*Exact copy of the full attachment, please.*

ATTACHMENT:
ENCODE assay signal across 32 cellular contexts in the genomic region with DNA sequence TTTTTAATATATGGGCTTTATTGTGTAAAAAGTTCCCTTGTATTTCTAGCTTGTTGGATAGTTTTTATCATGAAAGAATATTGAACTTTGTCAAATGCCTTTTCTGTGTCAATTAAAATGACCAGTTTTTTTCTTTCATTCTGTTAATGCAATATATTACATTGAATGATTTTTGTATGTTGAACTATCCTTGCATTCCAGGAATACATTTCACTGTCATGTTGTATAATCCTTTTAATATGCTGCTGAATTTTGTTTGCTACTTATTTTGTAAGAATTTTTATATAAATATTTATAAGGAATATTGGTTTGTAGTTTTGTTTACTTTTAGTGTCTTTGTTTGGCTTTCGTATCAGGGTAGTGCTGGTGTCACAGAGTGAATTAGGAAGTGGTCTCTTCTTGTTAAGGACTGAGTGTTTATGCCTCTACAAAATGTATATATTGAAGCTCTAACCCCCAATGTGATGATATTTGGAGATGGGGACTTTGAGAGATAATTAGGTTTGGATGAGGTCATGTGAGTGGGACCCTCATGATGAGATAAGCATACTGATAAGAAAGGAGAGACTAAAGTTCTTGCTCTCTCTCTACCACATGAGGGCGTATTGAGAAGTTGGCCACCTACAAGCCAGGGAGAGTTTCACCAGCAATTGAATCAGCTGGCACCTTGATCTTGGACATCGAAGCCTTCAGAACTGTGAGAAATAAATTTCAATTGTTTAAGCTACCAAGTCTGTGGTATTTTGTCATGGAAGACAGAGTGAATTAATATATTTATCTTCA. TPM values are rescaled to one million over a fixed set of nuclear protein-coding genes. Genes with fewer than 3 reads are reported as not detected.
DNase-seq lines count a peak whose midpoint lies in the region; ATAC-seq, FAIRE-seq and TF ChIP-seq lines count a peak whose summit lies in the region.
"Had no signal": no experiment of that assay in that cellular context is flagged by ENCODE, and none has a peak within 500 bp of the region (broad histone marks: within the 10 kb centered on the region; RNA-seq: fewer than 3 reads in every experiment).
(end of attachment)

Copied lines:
ENCODE assay signal across 32 cellular contexts in the genomic region with DNA sequence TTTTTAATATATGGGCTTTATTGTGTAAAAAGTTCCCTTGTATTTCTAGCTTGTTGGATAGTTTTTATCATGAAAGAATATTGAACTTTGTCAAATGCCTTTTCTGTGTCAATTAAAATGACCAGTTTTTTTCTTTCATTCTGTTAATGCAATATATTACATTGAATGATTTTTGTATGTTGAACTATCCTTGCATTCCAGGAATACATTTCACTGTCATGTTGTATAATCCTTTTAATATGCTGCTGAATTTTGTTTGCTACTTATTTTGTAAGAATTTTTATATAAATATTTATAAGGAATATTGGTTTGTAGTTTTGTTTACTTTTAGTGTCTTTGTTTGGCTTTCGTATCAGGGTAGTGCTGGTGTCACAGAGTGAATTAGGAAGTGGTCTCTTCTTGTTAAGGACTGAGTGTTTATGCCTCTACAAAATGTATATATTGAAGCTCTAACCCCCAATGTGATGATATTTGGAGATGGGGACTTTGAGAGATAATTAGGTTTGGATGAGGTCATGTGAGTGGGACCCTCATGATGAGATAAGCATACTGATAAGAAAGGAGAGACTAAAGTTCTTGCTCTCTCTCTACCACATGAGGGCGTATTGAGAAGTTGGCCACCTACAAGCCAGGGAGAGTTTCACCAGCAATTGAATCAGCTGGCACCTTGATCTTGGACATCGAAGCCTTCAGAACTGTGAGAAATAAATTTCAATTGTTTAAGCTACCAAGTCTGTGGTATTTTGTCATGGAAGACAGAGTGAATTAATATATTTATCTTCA. TPM values are rescaled to one million over a fixed set of nuclear protein-coding genes. Genes with fewer than 3 reads are reported as not detected.
DNase-seq lines count a peak whose midpoint lies in the region; ATAC-seq, FAIRE-seq and TF ChIP-seq lines count a peak whose summit lies in the region.
"Had no signal": no experiment of that assay in that cellular context is flagged by ENCODE, and none has a peak within 500 bp of the region (broad histone marks: within the 10 kb centered on the region; RNA-seq: fewer than 3 reads in every experiment).